Dec 14, 2017 by Steve Weitzner
At the 1939 World's Fair in New York, there was an exhibit depicting the city of the future, where buildings rose a quarter mile into the sky, and you had speed limit choices of 50, 75 or 100 miles per hour, on four levels of seven-lane highways.
They weren't that far off, right?
At Silverlode we also make predictions about cities and locations. One of our core competencies is helping companies pick the best places for their expansions or relocations, so we have to know a lot about the workforce, infrastructure, real estate, taxes, incentives, and countless other factors in countries, states, regions and cities around the world. We also must have a good idea about what the future looks like for all of these places. Such expertise is the only way we can help companies make informed, data-driven location decisions that will support their bottom line for years to come.
We’re not half bad at this, as we're celebrating our 15th year in business. But back when we began in 2002, as we sat upon our (upside-down bucket) chairs at our (card table) desks, the prospect of Silverlode still going strong in 2017 would probably have seemed a bit unlikely -- because we were at least vaguely aware that only about a third of all businesses last ten years.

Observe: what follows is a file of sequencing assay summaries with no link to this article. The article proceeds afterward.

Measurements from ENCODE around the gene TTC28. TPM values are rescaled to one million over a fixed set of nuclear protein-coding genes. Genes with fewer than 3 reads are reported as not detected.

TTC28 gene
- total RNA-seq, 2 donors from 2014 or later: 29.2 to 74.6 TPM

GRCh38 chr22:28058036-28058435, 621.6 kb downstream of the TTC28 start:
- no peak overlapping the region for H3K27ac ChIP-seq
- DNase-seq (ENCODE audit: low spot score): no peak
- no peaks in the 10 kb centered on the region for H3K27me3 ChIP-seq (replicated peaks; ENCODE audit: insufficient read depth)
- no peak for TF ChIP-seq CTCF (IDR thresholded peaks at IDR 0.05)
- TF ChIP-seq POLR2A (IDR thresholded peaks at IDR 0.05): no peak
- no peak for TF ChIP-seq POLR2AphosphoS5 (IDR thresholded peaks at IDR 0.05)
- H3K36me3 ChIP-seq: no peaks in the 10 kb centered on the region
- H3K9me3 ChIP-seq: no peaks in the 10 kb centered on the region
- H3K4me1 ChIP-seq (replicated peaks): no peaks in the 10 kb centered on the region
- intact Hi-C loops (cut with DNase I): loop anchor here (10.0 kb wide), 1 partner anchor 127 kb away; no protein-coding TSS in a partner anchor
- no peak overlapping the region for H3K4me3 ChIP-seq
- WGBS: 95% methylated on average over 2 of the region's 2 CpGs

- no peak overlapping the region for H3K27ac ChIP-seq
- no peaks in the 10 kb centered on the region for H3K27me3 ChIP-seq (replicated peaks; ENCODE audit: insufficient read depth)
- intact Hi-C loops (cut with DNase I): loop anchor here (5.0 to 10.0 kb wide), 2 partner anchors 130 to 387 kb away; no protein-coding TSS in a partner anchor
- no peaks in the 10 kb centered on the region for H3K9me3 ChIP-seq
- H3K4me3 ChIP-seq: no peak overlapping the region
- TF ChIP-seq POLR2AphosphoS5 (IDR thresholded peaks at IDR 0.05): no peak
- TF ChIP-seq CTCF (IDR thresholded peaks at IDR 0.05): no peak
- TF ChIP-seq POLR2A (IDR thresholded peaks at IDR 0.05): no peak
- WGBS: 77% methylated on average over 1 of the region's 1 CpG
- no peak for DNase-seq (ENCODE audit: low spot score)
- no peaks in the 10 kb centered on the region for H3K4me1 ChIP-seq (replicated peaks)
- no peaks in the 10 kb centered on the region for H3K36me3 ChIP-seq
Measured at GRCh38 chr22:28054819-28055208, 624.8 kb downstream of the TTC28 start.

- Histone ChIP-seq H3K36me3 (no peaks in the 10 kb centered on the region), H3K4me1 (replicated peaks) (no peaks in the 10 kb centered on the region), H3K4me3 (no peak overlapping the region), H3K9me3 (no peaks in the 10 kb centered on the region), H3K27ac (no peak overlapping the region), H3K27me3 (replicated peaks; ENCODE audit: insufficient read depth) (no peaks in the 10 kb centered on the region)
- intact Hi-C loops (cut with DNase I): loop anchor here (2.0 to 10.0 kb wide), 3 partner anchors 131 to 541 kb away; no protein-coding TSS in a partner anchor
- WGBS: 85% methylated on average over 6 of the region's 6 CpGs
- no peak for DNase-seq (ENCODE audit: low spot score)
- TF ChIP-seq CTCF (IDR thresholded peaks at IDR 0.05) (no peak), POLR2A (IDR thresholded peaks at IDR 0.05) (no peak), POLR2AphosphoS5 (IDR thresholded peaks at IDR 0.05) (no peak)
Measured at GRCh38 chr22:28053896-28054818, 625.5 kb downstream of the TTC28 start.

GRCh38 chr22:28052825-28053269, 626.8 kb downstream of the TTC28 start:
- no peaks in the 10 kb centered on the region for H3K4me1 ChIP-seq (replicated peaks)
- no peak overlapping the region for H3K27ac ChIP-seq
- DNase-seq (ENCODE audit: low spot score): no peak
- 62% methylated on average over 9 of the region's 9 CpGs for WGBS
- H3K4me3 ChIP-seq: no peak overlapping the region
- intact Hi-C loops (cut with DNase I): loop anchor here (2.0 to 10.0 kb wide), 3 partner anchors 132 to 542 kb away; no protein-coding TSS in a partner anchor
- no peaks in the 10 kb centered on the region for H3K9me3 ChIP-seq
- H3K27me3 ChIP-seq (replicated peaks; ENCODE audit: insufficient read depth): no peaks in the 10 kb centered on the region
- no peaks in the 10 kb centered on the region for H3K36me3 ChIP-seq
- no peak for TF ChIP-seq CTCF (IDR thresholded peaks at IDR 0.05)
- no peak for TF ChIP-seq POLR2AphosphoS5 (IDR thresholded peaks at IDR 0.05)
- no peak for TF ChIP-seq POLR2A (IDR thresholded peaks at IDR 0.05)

Yet we were determined. Even before buying normal, respectable-looking furniture, we bought a foosball table, because in those days that seemed to be the secret to entrepreneurial success.
One thing that has served us and our clients well is that we have always known our business was about more than just financials and profits. It's about knowing where and how people will thrive. Again and again we've seen how working from this premise brings success.
In fact, in 1958, Grady Clay, the late expert on landscape architecture and urban planning, said "The human experience is the most important ingredient of the successful City of Tomorrow." This idea precisely mirrors what we've observed over the years at Silverlode.
For every one of our projects, in addition to all the quantitative factors, we're devoting just as much thought to which state, city, and even which specific building or site will best suit a company's growth and their particular corporate culture.
Another secret to our success is to list bullet points summarizing our accomplishments, like this:
To our families, friends, employees and clients, we want to express our deepest gratitude for helping Silverlode achieve 15 years of success.